|Publication number||US7580710 B2|
|Application number||US 11/380,932|
|Publication date||25 Aug 2009|
|Filing date||30 Apr 2006|
|Priority date||30 Apr 2006|
|Also published as||US20070254669|
|Publication number||11380932, 380932, US 7580710 B2, US 7580710B2, US-B2-7580710, US7580710 B2, US7580710B2|
|Inventors||Neil A. Katz, Victor S. Moore, Justyna M. Nowak|
|Original Assignee||International Business Machines Corporation|
|Export Citation||BiBTeX, EndNote, RefMan|
|Patent Citations (13), Non-Patent Citations (7), Referenced by (4), Classifications (20), Legal Events (5)|
|External Links: USPTO, USPTO Assignment, Espacenet|
The present invention relates to the use of sensors with Instant Messaging (IM) technology.
Instant Messaging (IM) is a form of electronic communication which involves substantially immediate correspondence between two or more users who are all online simultaneously. In general, IM is a type of communication service that enables a user to create a private chat room with another individual. Unlike electronic mail, IM messages are provided to the recipient in real time or in near-real time. Typically, the IM system or network alerts users whenever other individuals on the user's private list have a presence online, thereby allowing the user to chat, or IM, with that individual.
IM systems focus primarily upon facilitating computer interactions between users. Efforts have been directed to extending the types of services available through IM communications. For example, the realm of communications conducted over IM systems recently has expanded to encompass interactive software agents called “bots”. Bots are computer programs that, oftentimes, are built upon artificial intelligence (Ai) technology. Still, bots can be built upon other technologies, and as such, are not limited to reliance solely upon Ai. In any case, bots can interact with users via an IM network and attempt to simulate communications with a live person.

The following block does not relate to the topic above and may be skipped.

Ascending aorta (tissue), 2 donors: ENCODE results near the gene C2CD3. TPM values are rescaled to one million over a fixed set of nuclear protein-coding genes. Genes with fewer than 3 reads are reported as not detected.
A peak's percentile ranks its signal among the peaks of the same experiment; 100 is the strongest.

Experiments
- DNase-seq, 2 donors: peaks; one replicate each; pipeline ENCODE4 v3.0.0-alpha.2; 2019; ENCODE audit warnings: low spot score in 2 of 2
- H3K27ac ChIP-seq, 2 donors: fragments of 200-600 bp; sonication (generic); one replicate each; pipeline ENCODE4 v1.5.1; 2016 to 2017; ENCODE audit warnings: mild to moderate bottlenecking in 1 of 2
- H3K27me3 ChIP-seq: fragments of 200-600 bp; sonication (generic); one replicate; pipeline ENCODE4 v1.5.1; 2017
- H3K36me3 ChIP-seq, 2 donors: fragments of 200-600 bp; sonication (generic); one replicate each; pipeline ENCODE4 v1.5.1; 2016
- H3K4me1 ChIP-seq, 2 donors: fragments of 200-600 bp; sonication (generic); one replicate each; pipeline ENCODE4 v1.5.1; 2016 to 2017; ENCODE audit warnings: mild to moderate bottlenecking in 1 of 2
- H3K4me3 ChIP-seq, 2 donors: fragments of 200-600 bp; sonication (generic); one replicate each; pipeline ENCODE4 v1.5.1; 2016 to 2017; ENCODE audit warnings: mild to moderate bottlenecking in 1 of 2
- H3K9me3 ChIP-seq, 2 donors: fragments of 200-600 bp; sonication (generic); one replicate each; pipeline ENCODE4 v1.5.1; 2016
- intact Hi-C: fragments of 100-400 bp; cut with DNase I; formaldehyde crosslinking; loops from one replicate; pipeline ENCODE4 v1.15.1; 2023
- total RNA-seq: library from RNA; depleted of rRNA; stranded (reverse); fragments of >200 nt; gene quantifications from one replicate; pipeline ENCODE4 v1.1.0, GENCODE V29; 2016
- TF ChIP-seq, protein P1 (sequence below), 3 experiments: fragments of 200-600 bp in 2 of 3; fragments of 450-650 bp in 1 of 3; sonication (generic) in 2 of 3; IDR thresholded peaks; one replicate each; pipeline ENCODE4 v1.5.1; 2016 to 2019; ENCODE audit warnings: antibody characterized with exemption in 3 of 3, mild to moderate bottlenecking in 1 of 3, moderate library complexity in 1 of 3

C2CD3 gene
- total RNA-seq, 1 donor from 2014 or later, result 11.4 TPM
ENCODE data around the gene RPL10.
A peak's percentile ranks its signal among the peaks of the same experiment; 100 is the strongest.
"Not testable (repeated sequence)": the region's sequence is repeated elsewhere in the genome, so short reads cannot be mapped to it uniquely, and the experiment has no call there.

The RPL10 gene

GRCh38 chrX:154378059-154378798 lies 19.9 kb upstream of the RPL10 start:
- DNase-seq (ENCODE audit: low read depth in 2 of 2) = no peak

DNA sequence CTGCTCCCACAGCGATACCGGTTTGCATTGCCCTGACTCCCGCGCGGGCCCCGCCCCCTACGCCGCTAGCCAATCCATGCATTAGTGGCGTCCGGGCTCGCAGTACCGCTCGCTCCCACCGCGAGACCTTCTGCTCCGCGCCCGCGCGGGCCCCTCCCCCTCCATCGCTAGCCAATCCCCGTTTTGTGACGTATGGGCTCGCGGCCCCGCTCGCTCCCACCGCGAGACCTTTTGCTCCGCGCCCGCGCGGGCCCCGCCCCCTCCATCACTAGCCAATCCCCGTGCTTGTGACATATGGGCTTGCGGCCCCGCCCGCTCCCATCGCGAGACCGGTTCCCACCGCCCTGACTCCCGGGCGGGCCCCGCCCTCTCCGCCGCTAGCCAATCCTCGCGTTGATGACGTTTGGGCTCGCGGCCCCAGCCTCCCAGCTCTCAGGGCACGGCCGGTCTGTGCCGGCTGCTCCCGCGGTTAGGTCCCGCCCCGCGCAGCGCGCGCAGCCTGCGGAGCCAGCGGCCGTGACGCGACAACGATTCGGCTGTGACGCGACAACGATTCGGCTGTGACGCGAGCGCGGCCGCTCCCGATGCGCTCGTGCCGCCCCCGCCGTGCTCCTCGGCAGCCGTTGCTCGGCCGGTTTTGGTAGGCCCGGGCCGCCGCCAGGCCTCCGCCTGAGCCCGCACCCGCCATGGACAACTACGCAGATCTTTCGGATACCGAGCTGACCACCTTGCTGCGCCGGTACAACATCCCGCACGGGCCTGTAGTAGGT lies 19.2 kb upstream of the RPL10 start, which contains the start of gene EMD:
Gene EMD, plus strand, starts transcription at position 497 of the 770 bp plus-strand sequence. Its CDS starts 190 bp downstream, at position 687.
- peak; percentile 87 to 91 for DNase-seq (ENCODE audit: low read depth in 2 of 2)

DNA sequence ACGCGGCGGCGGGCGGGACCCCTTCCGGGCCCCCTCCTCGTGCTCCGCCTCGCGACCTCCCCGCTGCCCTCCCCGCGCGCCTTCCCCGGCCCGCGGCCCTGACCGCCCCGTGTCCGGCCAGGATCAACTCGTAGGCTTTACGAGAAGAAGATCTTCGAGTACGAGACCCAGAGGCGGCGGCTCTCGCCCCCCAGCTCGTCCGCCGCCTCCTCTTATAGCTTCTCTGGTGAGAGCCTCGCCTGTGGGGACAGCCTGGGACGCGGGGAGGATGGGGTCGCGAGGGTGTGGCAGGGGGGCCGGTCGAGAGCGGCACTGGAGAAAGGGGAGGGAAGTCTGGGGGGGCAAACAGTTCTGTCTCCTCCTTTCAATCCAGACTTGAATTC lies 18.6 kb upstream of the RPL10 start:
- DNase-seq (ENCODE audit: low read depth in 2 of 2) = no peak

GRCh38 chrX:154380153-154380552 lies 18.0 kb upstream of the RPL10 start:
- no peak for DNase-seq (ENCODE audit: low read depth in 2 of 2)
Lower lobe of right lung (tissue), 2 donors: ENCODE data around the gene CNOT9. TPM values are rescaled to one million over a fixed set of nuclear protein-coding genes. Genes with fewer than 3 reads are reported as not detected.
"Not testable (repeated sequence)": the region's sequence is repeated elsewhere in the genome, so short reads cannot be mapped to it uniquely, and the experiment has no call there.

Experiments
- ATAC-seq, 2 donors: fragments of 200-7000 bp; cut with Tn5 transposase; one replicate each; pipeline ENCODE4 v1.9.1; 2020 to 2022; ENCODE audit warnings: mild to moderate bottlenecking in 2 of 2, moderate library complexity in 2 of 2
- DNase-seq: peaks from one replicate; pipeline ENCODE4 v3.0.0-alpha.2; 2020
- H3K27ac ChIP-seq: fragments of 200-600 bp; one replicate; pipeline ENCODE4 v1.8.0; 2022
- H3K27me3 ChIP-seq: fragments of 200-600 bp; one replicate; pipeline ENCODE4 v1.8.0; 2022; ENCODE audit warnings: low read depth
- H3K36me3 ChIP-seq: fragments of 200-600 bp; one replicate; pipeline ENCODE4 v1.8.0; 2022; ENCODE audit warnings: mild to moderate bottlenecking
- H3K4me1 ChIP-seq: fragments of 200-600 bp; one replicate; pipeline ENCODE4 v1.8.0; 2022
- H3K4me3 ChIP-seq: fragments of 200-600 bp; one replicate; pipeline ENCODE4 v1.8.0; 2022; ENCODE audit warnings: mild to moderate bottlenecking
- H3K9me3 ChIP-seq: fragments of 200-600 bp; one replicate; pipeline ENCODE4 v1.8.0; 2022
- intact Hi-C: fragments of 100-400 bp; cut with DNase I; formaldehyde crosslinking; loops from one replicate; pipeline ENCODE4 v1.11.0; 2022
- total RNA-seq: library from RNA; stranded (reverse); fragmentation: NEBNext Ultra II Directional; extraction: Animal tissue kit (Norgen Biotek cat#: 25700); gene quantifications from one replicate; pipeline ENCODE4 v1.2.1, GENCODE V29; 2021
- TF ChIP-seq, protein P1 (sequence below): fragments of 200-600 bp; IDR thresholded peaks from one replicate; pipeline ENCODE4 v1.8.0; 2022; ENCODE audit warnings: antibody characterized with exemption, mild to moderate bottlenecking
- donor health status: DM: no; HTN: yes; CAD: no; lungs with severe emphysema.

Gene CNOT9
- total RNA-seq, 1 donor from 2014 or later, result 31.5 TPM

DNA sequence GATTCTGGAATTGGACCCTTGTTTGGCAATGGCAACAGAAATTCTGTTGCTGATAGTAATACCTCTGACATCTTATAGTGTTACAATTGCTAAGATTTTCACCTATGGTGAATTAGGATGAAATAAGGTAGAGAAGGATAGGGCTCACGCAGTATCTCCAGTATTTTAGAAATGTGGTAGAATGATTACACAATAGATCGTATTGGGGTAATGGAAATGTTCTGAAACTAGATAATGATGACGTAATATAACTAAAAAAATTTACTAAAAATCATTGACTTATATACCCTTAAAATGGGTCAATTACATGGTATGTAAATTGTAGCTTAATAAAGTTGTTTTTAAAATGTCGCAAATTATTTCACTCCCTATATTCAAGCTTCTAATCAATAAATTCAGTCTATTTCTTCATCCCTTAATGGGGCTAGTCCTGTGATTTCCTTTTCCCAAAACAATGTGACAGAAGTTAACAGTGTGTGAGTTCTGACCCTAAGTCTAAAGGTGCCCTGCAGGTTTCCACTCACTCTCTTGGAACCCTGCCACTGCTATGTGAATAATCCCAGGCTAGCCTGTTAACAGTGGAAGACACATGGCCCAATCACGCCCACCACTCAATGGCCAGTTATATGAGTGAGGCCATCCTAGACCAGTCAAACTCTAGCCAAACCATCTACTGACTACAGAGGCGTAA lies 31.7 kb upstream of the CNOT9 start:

Despite the expansion of IM services, IM remains largely a technology directed at communications between two or more users. It would be beneficial, however, to provide a technique that facilitates the use of IM technology in obtaining information about the physical world.
The embodiments disclosed herein provide methods, systems, and apparatus for providing route notification to one or more sensors used with an Instant Messaging (IM) system. One embodiment of the present invention can include a method of providing route notification to sensors within an IM network. The method can include estimating one or more travel routes of a user having a mobile device that is IM enabled, wherein the estimated route specifies at lesat one future location, identifying one or more sensors within a predetermined distance of a point along the travel route(s), notifying the sensor(s) of the approaching user via the IM network, and collecting sensor information for each of the one or more sensors in anticipation of the approaching user.
Another embodiment of the present invention can include a system for providing route notification to sensors within an IM network. The system can include a location service that determines locations of a user having an IM enabled mobile device and a route probability and policy service that estimates at least one travel route for the user and identifies at least one sensor proximate to the travel route(s). The system further can include a messaging service that informs the identified sensor(s) that the user is approaching via the IM network.